One biographical source says that Gyalrong Tendzin Drakpa taught Dzogchen secretly to the Thirteenth Dalai Lama, which might explain why his writings are housed in the Potala.[7] He also supposedly attracted criticism from the Great Thirteenth’s erstwhile debate partner, Dobi Geshe Sherab Gyatso (rDo sbis dge bshes shes rab rgya mtsho, 1884–1968), as well as the Fifteenth Karmapa, Khakhyab Dorje (mKha’ khyab rdo rje, 1870/1–1921/2) and Shechen Gyaltsab Gyurme Pema Namgyal (Zhe chen rgyal tshab ‘gyur med padma rnam rgyal, 1871–1926).[8]

In any case, Gyalrong Tendzin Drakpa’s life, including his opposition to Kongtrul, certainly merits further attention—if and when the books become available.

1. Thondup (1996: 202) suggests that Patrul was already living as a wandering hermit by this time.
2.According to Matthieu Ricard, there were perhaps 300 monks in Shechen Monastery at this date. (Personal communication).
3. See Thondup 1996: 217.
4.The others were Nyoshul Lungtok Tenpai Nyima, who surpassed Patrul in the view (lta ba); Orgyen Tendzin Norbu, who was pre-eminent in exposition (bshad pa); and Minyak Kunzang Sonam who excelled in his mastery of Bodhicaryāvatāra.
5. For more on this topic, see Blondeau 1988.
6. Thub bstan rgyal mtshan 1992: 59. Another title might also be related: A Hook of Scripture and Reasoning to Lift the Childish who have Fallen into the Abyss of Evil Destiny through Confusing Genuine Works of Profound Terma (Zab gter tshad ma’i gzhung la bsre dkrug gi ngan ‘gro’i g.yang gzar lhung ba’i byis pa ‘dren byed lung rig lcags kyu). .bsTan ’dzin lung rtogs nyi ma (2004: 596) claims that Gyalrong Tendzin Drakpa composed several (du ma) treatises condemning Kongtrul’s editorial stance.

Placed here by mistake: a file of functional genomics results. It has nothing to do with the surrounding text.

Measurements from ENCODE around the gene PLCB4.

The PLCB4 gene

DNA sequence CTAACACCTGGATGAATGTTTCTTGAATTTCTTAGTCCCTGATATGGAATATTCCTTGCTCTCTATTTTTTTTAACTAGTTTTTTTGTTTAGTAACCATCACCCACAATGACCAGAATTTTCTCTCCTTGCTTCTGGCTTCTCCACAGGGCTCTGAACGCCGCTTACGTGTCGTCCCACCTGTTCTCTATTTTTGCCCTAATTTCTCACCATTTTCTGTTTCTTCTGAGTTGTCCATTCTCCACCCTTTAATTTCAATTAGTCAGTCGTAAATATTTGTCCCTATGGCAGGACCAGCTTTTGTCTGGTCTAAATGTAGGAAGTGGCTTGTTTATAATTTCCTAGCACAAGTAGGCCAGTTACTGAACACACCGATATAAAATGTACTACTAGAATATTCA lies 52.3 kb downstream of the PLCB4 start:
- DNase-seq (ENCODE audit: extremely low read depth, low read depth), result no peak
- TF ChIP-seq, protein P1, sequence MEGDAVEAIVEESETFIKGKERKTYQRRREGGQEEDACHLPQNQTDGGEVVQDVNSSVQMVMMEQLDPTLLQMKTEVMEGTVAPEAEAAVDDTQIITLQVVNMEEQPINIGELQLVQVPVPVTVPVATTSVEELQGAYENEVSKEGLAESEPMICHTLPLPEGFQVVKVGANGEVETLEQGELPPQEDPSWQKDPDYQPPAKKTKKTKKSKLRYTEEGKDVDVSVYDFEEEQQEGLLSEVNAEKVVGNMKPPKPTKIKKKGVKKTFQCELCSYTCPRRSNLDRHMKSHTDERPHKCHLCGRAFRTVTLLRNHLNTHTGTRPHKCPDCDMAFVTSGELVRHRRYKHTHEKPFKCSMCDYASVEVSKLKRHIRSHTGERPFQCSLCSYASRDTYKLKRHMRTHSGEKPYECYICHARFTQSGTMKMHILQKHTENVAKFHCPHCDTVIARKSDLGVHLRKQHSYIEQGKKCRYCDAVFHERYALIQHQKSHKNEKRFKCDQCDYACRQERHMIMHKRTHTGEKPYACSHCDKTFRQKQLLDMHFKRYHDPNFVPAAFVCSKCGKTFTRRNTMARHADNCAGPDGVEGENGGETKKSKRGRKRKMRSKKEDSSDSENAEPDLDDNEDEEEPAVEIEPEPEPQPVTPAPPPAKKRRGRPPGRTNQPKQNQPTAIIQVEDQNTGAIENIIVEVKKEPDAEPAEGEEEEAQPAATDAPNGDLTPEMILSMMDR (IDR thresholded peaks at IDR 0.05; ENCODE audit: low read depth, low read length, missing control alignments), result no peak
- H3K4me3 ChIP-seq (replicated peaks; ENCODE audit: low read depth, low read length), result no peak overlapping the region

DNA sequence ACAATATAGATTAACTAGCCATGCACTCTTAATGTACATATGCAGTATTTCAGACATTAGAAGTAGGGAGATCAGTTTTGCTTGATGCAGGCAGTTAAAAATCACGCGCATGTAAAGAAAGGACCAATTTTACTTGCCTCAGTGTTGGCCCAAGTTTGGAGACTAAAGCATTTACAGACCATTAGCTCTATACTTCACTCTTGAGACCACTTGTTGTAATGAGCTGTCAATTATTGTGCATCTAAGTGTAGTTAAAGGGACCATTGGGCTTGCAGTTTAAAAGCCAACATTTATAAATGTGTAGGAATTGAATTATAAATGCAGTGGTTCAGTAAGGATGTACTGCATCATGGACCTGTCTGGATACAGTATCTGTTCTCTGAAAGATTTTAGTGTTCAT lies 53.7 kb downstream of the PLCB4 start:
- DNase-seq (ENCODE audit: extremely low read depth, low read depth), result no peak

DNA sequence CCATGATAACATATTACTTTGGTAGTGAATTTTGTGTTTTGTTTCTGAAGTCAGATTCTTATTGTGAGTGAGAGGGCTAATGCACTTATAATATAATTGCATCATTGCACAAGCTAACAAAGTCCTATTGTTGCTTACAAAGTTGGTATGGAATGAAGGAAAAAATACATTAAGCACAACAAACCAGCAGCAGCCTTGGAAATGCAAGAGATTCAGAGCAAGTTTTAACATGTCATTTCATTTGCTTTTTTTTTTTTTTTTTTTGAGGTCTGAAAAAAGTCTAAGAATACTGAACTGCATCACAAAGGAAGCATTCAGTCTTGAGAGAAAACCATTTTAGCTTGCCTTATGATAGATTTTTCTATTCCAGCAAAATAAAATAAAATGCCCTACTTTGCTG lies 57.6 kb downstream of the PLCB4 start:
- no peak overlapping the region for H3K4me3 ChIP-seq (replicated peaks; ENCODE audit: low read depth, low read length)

7. bsTan ’dzin lung rtogs nyi ma 2004: 596.
8. See Blondeau 1988.

References

bsTan ’dzin lung rtogs nyi ma. sNga ’gyur rdzogs chen chos ’byung chen mo, Beijing: Krong go’i bod rigs dpe skrun khang, 2004.

Thub bstan rgyal mtshan. Po ta lar bzhugs pa’i rnying ma’i gsung ‘bum dkar chag. TBRC W19822. 1 vol. [lha sa]: [s.n.], [1992, pref.].

rDo rje rab brtan, mKhas shing dngos grub brnyes pa’i rdo rje slob dpon ‘jam dbyangs dgyes pa’i blo gros mtsho skyes bshad pa’i sgra dbyangs kyi rtogs brjod mdor bsdus pa skal bzang mgul rgyan. New Delhi: Shechen Publications, 2000

Blondeau, Anne-Marie. “La controverse soulevée par l’inclusion de rituels bon-po dans le Rin-čhen gter-mjod. Note préliminaire.” Contained in: Helga Uebach & J. L. Panglung, eds., Tibetan Studies: Proceedings of the 4th Seminar of the International Association for Tibetan Studies Schloss Hohenkammer—Munich 1985, Kommission für Zentralasiatische Studien, Bayerische Akademie der Wissenschaften (Munich 1988), pp. 55-67.

Gardner, Alexander. The Life of Jamgon Kongtrul the Great. Boulder: Snow Lion, 2019.

Ricard, Matthieu. Enlightened Vagabond: The Life and Teachings of Patrul Rinpoche. Boulder: Shambhala Publications, 2017.

Schapiro, Joshua. Patrul Rinpoche on Self-Cultivation: The Rhetoric of Nineteenth-Century Tibetan Buddhist Life-Advice. Unpublished Ph.D. thesis, Harvard University. 2012Patrul Rinpoche on Self-Cultivation: The Rhetoric of Nineteenth-Century Tibetan Buddhist Life-Advice. Unpublished Ph.D. thesis, Harvard University, 2012

Tulku Thondup. Masters of Meditation and Miracles: The Longchen Nyingthig Lineage of Tibetan Buddhism. Boston: Shambhala, 1996.